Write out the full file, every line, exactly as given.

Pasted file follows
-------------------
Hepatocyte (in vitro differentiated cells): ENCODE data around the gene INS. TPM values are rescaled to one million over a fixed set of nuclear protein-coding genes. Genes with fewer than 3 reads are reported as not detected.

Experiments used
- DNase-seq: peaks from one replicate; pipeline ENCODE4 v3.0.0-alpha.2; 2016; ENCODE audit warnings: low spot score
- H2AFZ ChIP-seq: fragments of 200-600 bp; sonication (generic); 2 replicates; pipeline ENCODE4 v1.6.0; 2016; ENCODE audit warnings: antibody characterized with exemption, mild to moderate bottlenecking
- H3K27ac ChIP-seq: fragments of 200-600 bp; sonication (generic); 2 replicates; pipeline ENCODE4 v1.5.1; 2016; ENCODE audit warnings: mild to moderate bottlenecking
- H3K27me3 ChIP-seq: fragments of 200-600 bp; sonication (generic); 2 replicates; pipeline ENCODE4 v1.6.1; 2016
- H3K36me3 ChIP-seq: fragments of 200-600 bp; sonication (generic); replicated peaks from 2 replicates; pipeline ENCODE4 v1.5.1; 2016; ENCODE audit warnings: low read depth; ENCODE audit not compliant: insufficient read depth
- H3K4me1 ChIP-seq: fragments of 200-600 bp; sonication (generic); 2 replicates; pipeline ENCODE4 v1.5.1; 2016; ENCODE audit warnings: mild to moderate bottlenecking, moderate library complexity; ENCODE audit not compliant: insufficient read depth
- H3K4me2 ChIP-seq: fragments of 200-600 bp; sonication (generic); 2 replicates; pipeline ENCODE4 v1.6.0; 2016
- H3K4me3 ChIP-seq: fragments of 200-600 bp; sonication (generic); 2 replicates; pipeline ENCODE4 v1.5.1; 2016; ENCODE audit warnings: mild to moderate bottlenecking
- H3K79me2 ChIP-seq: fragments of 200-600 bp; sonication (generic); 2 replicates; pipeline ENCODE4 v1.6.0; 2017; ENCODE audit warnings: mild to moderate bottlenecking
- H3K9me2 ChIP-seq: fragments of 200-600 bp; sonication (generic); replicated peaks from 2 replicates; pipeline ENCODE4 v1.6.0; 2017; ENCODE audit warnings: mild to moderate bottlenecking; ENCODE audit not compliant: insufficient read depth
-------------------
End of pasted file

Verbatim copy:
Hepatocyte (in vitro differentiated cells): ENCODE data around the gene INS. TPM values are rescaled to one million over a fixed set of nuclear protein-coding genes. Genes with fewer than 3 reads are reported as not detected.

Experiments used
- DNase-seq: peaks from one replicate; pipeline ENCODE4 v3.0.0-alpha.2; 2016; ENCODE audit warnings: low spot score
- H2AFZ ChIP-seq: fragments of 200-600 bp; sonication (generic); 2 replicates; pipeline ENCODE4 v1.6.0; 2016; ENCODE audit warnings: antibody characterized with exemption, mild to moderate bottlenecking
- H3K27ac ChIP-seq: fragments of 200-600 bp; sonication (generic); 2 replicates; pipeline ENCODE4 v1.5.1; 2016; ENCODE audit warnings: mild to moderate bottlenecking
- H3K27me3 ChIP-seq: fragments of 200-600 bp; sonication (generic); 2 replicates; pipeline ENCODE4 v1.6.1; 2016
- H3K36me3 ChIP-seq: fragments of 200-600 bp; sonication (generic); replicated peaks from 2 replicates; pipeline ENCODE4 v1.5.1; 2016; ENCODE audit warnings: low read depth; ENCODE audit not compliant: insufficient read depth
- H3K4me1 ChIP-seq: fragments of 200-600 bp; sonication (generic); 2 replicates; pipeline ENCODE4 v1.5.1; 2016; ENCODE audit warnings: mild to moderate bottlenecking, moderate library complexity; ENCODE audit not compliant: insufficient read depth
- H3K4me2 ChIP-seq: fragments of 200-600 bp; sonication (generic); 2 replicates; pipeline ENCODE4 v1.6.0; 2016
- H3K4me3 ChIP-seq: fragments of 200-600 bp; sonication (generic); 2 replicates; pipeline ENCODE4 v1.5.1; 2016; ENCODE audit warnings: mild to moderate bottlenecking
- H3K79me2 ChIP-seq: fragments of 200-600 bp; sonication (generic); 2 replicates; pipeline ENCODE4 v1.6.0; 2017; ENCODE audit warnings: mild to moderate bottlenecking
- H3K9me2 ChIP-seq: fragments of 200-600 bp; sonication (generic); replicated peaks from 2 replicates; pipeline ENCODE4 v1.6.0; 2017; ENCODE audit warnings: mild to moderate bottlenecking; ENCODE audit not compliant: insufficient read depth